Cambridge, Maryland itself offers a challenge to traditional civil rights narratives. The campaign for freedom in Cambridge required the presence of the National Guard for eighteen months—before the “long, hot summers” that characterized the late 1960s,...
Referred to as the “lady general of the civil rights struggle in Cambridge,” Richardson had come to represent the early ideological tightrope many activists had come to walk during the 1960s and early 1970s. By 1974, her confrontational style in Cambridge — which included advocating for both civil disobedience and armed self-defense — seemed perfectly in tune with what the Black Panther Party and other radical organizations had become known for...
It should also be noted that Richardson’s activism did not start in the 1960s. As a student at Howard University in the late 1930s, she participated in demonstrations against a local drug store that did not hire African American workers. In that sense, Richardson herself was an embodiment of the idea of the “long civil rights movement,” combining as she did the different radical traditions of the New Deal and Great Society eras into an effective movement for change and progress in Cambridge, Maryland... The centrality of Black women to campaigns for Black freedom is also seen in Richardson’s biography, as is the refusal of Black men, time and again, to recognize them for their leadership and importance. Richardson was one of several Black women not allowed to speak at the 1963 March on Washington for Jobs and Freedom, despite her critical leadership in Cambridge.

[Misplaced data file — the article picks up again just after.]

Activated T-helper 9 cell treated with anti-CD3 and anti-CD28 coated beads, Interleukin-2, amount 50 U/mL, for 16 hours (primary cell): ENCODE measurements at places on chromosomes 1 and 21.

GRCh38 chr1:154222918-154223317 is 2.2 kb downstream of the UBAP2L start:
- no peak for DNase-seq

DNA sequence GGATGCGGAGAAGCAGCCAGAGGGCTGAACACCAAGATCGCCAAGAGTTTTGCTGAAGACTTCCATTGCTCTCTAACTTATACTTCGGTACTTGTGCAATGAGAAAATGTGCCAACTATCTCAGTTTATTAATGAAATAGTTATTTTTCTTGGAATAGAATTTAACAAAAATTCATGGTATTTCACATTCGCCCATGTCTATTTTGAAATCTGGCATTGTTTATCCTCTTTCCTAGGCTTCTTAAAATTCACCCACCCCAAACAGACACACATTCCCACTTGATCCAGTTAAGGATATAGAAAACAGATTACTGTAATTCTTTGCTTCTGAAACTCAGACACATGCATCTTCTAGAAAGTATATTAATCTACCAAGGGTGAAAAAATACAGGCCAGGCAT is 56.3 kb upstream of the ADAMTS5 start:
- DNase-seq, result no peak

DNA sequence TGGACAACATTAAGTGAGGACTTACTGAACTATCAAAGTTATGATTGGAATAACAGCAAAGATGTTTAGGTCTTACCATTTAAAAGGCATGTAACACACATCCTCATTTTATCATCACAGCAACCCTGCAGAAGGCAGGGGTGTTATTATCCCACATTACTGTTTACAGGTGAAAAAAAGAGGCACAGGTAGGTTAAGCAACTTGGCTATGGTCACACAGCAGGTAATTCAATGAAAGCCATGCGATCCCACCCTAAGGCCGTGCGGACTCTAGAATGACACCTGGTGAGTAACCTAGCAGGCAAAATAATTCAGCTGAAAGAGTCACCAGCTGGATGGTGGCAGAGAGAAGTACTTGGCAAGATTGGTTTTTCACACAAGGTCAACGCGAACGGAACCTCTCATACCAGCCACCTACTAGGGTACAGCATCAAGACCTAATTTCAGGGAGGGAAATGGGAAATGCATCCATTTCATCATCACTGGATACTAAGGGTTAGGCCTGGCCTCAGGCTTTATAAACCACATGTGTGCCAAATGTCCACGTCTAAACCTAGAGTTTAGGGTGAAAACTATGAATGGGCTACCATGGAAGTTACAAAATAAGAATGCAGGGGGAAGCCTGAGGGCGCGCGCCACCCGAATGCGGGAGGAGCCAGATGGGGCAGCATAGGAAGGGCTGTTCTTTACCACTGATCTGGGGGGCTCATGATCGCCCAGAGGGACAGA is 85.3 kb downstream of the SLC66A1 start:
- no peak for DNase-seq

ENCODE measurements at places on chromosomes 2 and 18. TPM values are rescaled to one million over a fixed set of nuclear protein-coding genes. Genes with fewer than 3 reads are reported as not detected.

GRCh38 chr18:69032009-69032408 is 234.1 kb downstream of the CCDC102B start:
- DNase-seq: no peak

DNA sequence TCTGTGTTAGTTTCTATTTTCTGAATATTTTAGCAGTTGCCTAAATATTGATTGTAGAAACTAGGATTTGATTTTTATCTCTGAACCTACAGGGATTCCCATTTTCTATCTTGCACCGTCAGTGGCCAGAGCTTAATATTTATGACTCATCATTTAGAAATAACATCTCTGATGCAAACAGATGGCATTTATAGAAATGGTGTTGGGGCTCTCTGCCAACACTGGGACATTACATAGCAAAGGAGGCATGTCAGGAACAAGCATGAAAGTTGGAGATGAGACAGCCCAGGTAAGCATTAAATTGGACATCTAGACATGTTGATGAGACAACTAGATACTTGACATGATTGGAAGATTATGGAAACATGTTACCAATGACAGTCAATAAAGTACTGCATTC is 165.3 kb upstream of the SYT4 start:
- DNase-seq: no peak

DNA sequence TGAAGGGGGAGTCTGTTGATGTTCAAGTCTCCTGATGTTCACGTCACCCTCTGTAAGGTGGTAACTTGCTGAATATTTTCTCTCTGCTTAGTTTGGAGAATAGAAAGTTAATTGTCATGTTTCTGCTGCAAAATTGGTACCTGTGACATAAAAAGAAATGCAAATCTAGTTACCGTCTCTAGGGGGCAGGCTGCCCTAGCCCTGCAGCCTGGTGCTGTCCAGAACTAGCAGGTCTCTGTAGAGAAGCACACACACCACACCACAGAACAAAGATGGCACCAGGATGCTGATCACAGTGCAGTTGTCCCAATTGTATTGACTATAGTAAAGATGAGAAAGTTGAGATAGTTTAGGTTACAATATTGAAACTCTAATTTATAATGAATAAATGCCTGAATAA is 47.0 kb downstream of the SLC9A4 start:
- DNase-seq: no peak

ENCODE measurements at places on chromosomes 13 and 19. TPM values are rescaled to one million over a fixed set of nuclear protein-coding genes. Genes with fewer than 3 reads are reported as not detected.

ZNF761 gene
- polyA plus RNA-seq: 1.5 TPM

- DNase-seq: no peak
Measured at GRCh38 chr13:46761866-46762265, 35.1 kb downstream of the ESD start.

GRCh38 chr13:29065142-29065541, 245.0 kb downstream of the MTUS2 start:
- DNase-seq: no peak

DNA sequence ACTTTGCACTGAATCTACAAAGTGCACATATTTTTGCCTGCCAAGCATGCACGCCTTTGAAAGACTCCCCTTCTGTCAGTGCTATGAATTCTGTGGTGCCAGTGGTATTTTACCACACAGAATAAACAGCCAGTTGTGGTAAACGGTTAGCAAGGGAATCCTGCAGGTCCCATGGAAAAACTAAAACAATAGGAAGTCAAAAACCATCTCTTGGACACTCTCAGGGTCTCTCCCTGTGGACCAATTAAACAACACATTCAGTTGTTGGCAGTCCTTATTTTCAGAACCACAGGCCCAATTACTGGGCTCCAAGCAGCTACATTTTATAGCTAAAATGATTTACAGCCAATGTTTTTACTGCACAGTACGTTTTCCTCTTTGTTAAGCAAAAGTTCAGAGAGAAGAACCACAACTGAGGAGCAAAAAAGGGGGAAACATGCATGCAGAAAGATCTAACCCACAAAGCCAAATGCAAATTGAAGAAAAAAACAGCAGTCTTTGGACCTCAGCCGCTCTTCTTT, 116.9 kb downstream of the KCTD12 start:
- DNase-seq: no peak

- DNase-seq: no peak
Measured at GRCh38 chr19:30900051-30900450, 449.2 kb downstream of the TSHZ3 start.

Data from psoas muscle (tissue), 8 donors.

HBCU Shout out - Howard University Alumna

This ICONIC photo shows her fearlessness!!

You can imagine she's saying, "Get that isht out of here!" Can't you?

Rest in Power, Our Sister and Leader Gloria!!

O0 103319

Politics / Re: Hannity Must Have Lawyered Up!
« on: July 20, 2021, 02:13:05 PM »
I'm guessing that the Dominion $1.5 BILLION defamation lawsuit played a part in WTTFU (Waking Them the F Up)!!!


They should have for that lie.

So, y04...

You support Twitter and Facebook shutting down #3TimeLoser45, right?


Politics / Re: A pedophile's best friend is a Trump Republican
« on: July 20, 2021, 11:05:31 AM »
One highLOWlight:

What we have learned in recent days about the sanctimonious Starr, from his alleged sexual infidelities to his (Ken Starr's) zealous defense of the late Jeffrey Epstein, not only strips away his pious pretensions as sheer hypocrisies but also raises serious questions about his conduct that must still be answered.

A former public relations executive named Judi Hershman opened the latest inquest into Starr's iniquities on July 13 when she published an essay on Medium titled "Ken Starr, Brett Kavanaugh, Jeffrey Epstein and Me" that detailed, among many other things, her own illicit affair with the former independent counsel. Her account of an episode with the borderline Kavanaugh and his uncontrollable temper when they both worked for Starr on the Clinton prosecution, as well as her disillusionment with the misogynistic Starr, is worth reading. Yes, that Ken Starr, who, she says, took her hand and "placed it on his crotch."